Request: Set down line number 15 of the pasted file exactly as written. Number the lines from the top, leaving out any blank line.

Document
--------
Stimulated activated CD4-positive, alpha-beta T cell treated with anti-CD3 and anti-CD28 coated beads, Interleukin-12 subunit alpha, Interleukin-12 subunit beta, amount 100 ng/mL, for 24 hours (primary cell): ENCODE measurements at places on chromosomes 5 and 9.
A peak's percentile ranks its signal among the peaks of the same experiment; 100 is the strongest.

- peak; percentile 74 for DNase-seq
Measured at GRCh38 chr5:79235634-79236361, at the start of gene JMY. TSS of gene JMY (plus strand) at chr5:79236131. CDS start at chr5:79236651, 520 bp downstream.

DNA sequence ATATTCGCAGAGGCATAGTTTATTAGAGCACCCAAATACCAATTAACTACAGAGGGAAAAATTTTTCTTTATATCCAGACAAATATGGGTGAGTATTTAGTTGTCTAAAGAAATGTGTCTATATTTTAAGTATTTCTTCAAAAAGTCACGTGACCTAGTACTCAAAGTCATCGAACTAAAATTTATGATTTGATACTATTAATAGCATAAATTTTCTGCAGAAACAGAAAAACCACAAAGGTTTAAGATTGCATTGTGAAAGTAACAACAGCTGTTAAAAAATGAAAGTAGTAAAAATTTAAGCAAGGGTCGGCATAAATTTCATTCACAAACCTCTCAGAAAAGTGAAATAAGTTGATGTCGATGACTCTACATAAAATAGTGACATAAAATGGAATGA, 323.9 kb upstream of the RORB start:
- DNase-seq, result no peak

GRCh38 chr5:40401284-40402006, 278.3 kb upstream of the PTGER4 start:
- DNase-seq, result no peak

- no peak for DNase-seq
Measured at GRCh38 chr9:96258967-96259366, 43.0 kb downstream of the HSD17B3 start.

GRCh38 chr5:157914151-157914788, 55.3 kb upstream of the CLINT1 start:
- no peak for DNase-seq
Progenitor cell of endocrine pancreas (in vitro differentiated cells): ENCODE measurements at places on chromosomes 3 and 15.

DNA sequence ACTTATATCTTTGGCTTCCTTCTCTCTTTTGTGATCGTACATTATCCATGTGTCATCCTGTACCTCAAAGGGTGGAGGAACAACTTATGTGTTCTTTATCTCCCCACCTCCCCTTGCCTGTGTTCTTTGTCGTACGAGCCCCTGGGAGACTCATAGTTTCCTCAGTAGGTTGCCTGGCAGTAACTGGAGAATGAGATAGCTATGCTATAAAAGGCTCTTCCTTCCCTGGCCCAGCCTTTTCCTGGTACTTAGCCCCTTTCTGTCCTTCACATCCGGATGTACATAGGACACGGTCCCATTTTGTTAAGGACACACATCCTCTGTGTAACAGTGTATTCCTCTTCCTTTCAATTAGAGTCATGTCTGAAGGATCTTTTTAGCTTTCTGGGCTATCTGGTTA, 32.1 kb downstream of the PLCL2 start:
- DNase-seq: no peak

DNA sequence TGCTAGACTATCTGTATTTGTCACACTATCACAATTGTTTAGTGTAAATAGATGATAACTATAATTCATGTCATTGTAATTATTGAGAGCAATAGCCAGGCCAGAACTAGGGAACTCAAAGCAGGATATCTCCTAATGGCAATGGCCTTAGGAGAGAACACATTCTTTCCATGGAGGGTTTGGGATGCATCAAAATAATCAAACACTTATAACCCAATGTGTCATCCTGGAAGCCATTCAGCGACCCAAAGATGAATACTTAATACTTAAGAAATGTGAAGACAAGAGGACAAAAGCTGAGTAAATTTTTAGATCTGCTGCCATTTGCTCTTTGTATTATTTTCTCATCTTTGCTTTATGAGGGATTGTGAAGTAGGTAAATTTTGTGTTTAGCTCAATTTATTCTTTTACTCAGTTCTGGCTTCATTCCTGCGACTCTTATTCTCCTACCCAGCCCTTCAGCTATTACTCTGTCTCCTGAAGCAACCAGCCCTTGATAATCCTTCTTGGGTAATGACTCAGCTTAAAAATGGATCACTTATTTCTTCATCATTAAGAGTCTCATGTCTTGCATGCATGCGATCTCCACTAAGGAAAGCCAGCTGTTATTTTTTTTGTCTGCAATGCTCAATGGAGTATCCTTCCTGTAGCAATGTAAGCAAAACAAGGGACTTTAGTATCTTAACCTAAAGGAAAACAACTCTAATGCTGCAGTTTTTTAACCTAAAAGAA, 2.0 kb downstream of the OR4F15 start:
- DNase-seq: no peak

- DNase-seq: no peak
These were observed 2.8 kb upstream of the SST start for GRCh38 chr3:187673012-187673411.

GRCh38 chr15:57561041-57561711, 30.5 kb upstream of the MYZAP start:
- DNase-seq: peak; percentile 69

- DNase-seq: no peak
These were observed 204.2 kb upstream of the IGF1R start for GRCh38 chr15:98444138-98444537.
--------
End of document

- DNase-seq: no peak